It’s been over a week since Russia started bombing ISIS targets in Syria, and Russian President Vladimir Putin has already been praised by top political figures of the West, including U.S. 2016 presidential candidate Donald Trump.

The West Is Starting To Like Russia For Syria

What does it mean for Mr. Putin? It means that he and his policy of being an aggressive bully have succeeded. It means that the West’s so-called ‘isolation of Russia’ has failed. It means that we are likely to have a new geopolitical leader soon.

What is it about Mr. Putin that makes the West gravitate toward him? It’s the resolve he has, and the eagerness – when he starts something, he either finishes it just like he planned it himself or he makes sure someone else finishes it for him. Mr. Putin never finishes a job halfway through.

The West is tired of U.S.-led coalition’s promises that it’s about to destroy ISIS, the West’s general public needs to see some real action. And with the constantly growing number of refugees fleeing the Syrian conflict to Western Europe, Mr. Putin picked the right timing to win over the support of Western general public.

Failure of U.S.-led coalition

U.S.-led coalition has been targeting ISIS militants with its airstrikes for over a year. According to official Washington’s stats, the large part of these airstrikes is conducted on the territory of Iraq. According to the Pentagon, the coalition has carried out over 7,000 airstrikes at the end of September 2015, with 4,500 of those airstrikes targeting ISIS in Iraq.

However, the West played a cruel game with its people, promising them to eliminate the well-funded, religiously-motivated organization of terrorists. With the promise to limit its military actions to only air campaign as well as occasional drone surveillance missions, the West has repeatedly ruled out the possibility of the involvement of ground group troops.

However, seeing numerous footages of ISIS militants beheading Western journalists on TV, the general public in the West soon realized the futility of such missions. And with the ongoing migrant crisis in Europe, it seems like the West is not eager to believe the things the U.S. and its allies say.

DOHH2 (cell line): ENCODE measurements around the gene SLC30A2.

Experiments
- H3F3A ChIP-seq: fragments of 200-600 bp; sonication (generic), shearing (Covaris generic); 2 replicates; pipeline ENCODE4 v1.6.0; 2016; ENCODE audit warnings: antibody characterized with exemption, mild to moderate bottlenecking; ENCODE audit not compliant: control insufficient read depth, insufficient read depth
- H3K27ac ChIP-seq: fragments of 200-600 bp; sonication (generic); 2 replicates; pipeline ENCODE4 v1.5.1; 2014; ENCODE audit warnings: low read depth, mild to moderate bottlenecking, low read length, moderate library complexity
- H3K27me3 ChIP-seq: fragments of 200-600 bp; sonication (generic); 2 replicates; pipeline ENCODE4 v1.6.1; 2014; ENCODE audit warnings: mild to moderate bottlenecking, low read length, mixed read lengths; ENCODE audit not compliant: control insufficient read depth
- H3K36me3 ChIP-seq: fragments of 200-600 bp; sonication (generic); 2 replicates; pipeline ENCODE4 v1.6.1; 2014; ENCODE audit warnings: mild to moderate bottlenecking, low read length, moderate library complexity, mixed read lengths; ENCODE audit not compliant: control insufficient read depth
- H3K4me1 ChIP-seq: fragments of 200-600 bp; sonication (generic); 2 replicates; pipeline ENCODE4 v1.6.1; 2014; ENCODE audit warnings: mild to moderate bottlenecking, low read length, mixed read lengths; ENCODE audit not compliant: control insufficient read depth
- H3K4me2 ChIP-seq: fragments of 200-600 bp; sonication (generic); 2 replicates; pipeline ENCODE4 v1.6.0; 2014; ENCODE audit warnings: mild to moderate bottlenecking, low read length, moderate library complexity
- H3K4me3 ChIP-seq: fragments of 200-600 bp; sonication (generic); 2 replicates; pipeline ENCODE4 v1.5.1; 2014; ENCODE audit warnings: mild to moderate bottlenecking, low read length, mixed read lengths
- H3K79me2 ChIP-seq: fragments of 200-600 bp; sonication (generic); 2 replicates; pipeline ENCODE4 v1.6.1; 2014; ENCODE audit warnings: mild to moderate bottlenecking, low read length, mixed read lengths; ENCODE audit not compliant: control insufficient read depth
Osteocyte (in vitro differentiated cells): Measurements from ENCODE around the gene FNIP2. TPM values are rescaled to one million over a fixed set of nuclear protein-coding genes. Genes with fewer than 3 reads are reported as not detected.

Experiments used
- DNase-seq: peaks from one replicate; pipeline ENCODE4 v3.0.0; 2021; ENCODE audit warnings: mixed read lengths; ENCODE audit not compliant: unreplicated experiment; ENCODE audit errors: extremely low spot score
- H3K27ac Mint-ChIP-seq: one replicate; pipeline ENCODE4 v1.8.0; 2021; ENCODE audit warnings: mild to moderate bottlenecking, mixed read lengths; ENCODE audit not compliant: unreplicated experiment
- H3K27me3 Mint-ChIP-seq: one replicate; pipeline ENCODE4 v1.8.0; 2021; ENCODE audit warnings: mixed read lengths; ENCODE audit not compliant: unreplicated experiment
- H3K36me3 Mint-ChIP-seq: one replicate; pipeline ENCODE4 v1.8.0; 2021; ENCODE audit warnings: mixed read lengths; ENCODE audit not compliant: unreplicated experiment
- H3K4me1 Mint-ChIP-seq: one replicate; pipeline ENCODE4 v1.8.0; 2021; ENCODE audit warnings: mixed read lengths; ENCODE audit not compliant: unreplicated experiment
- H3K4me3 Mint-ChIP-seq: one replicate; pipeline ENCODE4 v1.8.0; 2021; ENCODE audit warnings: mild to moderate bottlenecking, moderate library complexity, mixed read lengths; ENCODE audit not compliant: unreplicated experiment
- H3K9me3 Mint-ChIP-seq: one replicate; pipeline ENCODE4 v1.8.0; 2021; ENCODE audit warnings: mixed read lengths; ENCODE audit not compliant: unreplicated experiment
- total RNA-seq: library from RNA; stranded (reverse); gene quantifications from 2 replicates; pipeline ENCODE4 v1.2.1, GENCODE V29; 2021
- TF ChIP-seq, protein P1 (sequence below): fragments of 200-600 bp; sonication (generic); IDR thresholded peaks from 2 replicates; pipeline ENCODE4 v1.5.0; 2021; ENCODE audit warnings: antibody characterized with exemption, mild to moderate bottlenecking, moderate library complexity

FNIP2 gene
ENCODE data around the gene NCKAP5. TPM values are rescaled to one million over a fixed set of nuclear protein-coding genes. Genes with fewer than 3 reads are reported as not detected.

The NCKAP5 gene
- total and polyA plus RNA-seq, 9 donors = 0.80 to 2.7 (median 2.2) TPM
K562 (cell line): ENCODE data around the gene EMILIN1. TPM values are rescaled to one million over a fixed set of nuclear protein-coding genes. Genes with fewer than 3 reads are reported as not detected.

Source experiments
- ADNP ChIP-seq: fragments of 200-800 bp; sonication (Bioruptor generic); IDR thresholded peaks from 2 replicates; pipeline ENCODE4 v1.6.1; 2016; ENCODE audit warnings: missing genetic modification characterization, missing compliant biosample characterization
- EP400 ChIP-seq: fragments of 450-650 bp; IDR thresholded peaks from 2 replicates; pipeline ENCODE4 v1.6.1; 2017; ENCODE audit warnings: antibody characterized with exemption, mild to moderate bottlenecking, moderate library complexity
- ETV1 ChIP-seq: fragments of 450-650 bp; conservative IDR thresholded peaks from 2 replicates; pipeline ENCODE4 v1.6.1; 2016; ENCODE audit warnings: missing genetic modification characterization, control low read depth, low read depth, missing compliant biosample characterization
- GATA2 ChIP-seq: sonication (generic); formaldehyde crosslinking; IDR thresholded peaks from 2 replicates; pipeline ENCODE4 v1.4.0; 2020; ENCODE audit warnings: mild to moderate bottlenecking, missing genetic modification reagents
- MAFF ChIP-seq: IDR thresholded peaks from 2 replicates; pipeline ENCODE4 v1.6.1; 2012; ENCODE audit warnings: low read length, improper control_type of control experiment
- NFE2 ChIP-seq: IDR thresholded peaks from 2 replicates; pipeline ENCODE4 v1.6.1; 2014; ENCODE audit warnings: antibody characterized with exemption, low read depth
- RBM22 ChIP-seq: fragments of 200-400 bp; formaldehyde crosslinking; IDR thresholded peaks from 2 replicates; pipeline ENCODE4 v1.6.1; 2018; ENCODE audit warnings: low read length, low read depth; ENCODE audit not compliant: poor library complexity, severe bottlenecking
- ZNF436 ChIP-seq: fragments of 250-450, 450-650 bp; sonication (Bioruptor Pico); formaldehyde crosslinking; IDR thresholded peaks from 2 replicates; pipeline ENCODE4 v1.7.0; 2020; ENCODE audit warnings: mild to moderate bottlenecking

Putin: from despicable aggressor to respected key leader

And that’s when Mr. Putin made the move to launch airstrikes in Syria targeting, as the Kremlin claims it to be, ISIS. And Moscow has been increasing the intensity of its military campaign in Syria ever since last week.

As of now, Russian aircraft is limited to airstrikes in Syria, but Western and Russian media are already discussing the high possibility of expanding the Russian air campaign to Iraq.

Ever since the beginning of the air campaign, Russia has been carrying out about 20 airstrikes per day, but the intensity of the bombings increases by the day. On Wednesday, Russia launched naval bombardment of targets in Syria using its warships in the Caspian Sea.

So while the West and the U.S. were holding long, eloquent and senseless discussions in an attempt to make a choice between a direct military involvement in the Syrian conflict and an indirect involvement by supporting local forces, Russia and Iran have launched a direct military operation in Syria by deploying aircraft and troops.

Thus, Russia and Iran showed the world that they are not going to put up with the lack of action or even with inadequate actions of stopping the spread of the ISIS terror, which poses a threat to their own security as well as the security of their ally – Syrian President Bashar al-Assad.

Is Iraq joining Russia-Iran-Hezbollah alliance?

Meanwhile, Saudi Arabia, Turkey, Qatar, and UAE are already teaming up against Russia’s actions in the Middle East, because it contradicts their strategic interests in the region.

There have been numerous reports that Iran and Hezbollah, both backers of the Assad regime, are sending their troops into Syria to launch a ground combat operation against U.S.-trained rebels. If they do team up with Russia and the Syrian army, Israel will be concerned over possible deadly consequences for its security.

While Shia dominated countries in the region support Russia’s actions in the Middle East, there is a growing possibility that Iraq, a large part of which is occupied by ISIS, might join this kind of alliance as well.

Iraq is already supporting the Russian air campaign by sharing intelligence with Moscow through a communication center in Baghdad. Iran and Syria are also part of the center.

And with Mr. Putin known for never finishing a job halfway through, in case Russia manages to eliminate ISIS militants from Syria, it will present itself as a power with great authority in the Middle East. The Iraqi government would then be most likely to invite the Russians into its air space to eliminate ISIS militants and put an end to the ISIS phenomenon in the world.

Pro-Russian sentiment in the U.S.

However, with so many Middle Eastern states being opposed to the Russian campaign, there is a possibility of the Syrian conflict getting out of control. Besides, the fact that Russia might be targeting U.S.-trained rebels creates a high risk of military clash between the U.S. and Russian forces.

But the fact remains clear: with the growing pro-Russian sentiment in the West, we are about to see some interesting geopolitical moves from Mr. Putin. What could Putin possible do with the potential position of being the new geopolitical leader remains a mystery. For now.

And with GOP presidential candidate Donald Trump saying that he likes the way Mr. Putin is “bombing the hell out of ISIS,” we are likely to see the growing number of supporters of Russia’s foreign policies among the Americans.